• United States

Managing outsourcing

Nov 03, 20034 mins
Data Center

* Advice for outsourcing success

In a recent roundtable discussion, Gartner vice president Ian Marriott proclaimed the average IT department will look very different in 2010 than it does today.  Rather than being staffed by groups of technical people, a company’s IT department will have lots of relationship managers – people who will manage the company’s outsourced suppliers. 

“The IT department will need fewer technical skills and more business skills,” Marriott is quoted as saying in an IDG News Service article about the roundtable event (see story link below).  He advises CIOs to think in terms of “IT Lite.”  This doesn’t mean that the IT department won’t be important.  It does mean, however, that outsourcing technical activities will become more dominant, and the IT staffers will be the glue between the outsource service providers and the internal organizations that need the services.

Marriott’s comments mirror the viewpoints of Michael Murphy and Robert DiGiovanni, partners at the law firm Shaw Pittman, which provides integrated legal and consulting services to guide companies through major outsourcing projects.  Murphy and DiGiovanni believe the CIO and CFO should work together to formulate and lead an outsourcing plan.  The practice of outsourcing IT functions used to be viewed as a transaction controlled at the CIO level.  Today, with IT being more strategic in the overall operations of a business, the outsourcing of IT services is intertwined with the company’s financial decisions.

“CIOs and CFOs are collaborating more effectively today,” says Murphy.  “They are looking at IT outsourcing as a strategic business decision.  Together these executives should be asking a series of questions: Why are we doing this? Will outsourcing reduce our costs?  How will it add value to the enterprise?  How will the transaction’s ROI be analyzed?  How do we define success?”

The Shaw Pittman consultants point out that many companies traditionally thought of outsourcing IT in terms of a corporate divestiture – the people and the technology resources were turned over to another company to use and manage.  The new way of thinking about outsourcing is not as a divestiture, but as a merger of resources.  “It’s not just ‘give me the best price you can’ anymore,” says Murphy.  “Companies that are outsourcing their IT functions need to think in terms of blending the best of what is part of the old organization with the benefits of what the service provider offers.”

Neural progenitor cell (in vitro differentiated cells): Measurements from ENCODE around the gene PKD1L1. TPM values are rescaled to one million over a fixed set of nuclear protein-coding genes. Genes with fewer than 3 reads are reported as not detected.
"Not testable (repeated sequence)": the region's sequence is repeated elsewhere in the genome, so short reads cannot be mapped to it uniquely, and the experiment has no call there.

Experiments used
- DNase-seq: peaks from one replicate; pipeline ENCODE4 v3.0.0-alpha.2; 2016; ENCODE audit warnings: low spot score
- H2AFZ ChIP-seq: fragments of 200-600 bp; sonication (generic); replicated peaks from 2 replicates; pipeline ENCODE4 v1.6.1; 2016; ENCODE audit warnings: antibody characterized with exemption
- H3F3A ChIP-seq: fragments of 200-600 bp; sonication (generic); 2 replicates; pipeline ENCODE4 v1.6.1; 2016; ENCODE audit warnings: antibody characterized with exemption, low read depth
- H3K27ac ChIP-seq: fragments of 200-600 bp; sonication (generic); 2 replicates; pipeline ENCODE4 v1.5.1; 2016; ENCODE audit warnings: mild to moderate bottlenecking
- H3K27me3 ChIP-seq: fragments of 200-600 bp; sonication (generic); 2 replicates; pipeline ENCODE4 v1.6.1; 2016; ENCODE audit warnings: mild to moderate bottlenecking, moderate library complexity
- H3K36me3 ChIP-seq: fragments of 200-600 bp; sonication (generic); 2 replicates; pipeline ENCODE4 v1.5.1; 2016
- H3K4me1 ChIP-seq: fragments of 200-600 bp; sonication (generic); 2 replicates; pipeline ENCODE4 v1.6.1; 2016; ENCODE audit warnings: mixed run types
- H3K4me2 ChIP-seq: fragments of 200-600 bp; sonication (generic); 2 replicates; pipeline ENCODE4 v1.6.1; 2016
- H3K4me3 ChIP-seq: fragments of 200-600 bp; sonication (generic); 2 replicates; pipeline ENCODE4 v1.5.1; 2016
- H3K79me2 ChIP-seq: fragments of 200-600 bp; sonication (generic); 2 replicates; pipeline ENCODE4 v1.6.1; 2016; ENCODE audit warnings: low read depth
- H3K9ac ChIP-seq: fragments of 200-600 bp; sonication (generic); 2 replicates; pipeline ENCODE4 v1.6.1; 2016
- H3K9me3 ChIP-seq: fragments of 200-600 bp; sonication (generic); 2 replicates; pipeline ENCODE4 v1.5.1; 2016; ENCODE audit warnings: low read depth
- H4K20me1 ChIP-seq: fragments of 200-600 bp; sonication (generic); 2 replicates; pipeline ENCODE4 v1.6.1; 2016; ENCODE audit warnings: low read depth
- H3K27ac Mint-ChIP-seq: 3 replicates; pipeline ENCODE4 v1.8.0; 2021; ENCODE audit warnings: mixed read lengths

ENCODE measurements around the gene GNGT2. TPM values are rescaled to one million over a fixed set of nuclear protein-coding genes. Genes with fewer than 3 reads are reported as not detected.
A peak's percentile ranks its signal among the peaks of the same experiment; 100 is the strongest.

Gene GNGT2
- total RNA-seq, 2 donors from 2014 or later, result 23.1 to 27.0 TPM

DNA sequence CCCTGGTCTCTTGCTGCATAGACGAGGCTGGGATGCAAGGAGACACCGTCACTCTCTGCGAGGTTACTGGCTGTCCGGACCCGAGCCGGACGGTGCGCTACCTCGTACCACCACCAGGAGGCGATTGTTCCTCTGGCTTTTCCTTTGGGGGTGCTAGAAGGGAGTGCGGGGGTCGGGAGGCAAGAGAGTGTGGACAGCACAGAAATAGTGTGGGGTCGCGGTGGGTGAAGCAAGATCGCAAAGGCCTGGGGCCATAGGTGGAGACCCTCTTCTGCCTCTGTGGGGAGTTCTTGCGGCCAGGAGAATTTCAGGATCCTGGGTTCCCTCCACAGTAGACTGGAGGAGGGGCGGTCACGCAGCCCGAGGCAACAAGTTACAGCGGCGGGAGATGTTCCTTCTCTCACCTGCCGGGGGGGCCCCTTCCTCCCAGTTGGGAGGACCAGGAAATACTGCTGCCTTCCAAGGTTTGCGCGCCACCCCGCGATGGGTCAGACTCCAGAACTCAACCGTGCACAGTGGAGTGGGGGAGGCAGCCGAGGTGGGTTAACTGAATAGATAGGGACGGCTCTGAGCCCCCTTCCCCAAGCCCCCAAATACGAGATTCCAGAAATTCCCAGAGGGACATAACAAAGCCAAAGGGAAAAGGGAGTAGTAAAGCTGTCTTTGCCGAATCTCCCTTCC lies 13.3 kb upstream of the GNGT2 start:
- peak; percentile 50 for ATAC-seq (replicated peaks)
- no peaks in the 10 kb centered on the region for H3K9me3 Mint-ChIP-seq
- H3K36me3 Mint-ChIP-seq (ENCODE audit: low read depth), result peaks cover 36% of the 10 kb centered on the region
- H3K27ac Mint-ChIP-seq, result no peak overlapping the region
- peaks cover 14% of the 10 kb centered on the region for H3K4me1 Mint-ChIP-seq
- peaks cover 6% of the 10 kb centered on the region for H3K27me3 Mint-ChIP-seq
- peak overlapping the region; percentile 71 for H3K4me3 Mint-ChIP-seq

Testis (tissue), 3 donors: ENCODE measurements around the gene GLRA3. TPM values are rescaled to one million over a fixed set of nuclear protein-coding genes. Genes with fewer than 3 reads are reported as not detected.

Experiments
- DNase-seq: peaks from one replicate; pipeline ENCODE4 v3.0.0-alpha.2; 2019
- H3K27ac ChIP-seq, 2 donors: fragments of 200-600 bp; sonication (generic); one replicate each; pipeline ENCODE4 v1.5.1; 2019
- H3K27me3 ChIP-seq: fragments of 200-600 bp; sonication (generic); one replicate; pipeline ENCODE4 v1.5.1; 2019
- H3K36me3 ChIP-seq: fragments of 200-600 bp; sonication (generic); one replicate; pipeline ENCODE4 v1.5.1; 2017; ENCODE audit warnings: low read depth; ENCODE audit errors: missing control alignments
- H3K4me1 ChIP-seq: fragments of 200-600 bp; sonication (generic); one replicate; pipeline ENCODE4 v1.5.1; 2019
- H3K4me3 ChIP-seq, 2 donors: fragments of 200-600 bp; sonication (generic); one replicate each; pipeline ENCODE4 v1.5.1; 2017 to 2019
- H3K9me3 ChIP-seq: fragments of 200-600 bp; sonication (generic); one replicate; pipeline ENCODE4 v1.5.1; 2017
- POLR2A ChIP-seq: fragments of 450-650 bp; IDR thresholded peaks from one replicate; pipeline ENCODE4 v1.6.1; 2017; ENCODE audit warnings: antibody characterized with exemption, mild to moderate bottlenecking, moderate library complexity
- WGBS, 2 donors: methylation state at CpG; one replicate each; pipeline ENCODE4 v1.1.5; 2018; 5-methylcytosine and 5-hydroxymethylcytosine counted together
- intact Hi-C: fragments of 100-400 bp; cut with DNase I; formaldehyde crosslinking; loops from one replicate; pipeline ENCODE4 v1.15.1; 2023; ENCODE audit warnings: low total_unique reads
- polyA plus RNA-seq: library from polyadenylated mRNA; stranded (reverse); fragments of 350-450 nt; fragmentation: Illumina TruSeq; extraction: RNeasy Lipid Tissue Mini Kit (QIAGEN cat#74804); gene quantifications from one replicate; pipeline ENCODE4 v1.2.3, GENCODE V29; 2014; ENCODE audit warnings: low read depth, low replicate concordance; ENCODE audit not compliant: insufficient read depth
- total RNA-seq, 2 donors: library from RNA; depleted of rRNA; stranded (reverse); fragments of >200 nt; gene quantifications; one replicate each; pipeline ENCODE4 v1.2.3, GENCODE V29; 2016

A critical success factor in an outsourcing endeavor is to retain key employees on both sides of the contract.  You want to make sure that your highly trained and knowledgeable employees are retained for your contract by the new service provider.  Plus, you want to keep some of those people in-house as the liaison to the outsourcing organization, i.e., “the glue.”  These are the people with critical knowledge of the business processes as well as the IT functions that support them.  Ironically, this may initially add costs to the outsourcing deal that is intended to save money, but it will pay off in the long run.  “Failure to invest in relationship management means outsourcing will fail,” says Steve Prentice, Gartner group vice president of hardware and systems.  Marriott recommends setting aside about 5% of the value of the outsourcing deal for the purpose of managing the deal.

DiGiovanni recommends you pay close attention to the management structures that support the contract relationship.  “There is often a disconnect between expectations at the management level and what’s actually delivered at the process level,” he says.  “You also need to make sure the parties share a common understanding regarding critical interactions at the operational level.”

Other sage advice provided by Shaw Pittman:

* Leverage the benefits of competition among the bidders for your outsourcing contract. 

* Focus on the performance and cost of the IT functions and not necessarily on the IT platform or technology, but don’t let the service provider lead you down a path of vendor lock-in.

* Don’t sign a contract that the outsourcer places in front of you – have a neutral third party look at it to make sure it is fair to both sides.  Above all, avoid exclusivity in the contract.

Linda Musthaler is vice president of Currid & Company.  You can write to her at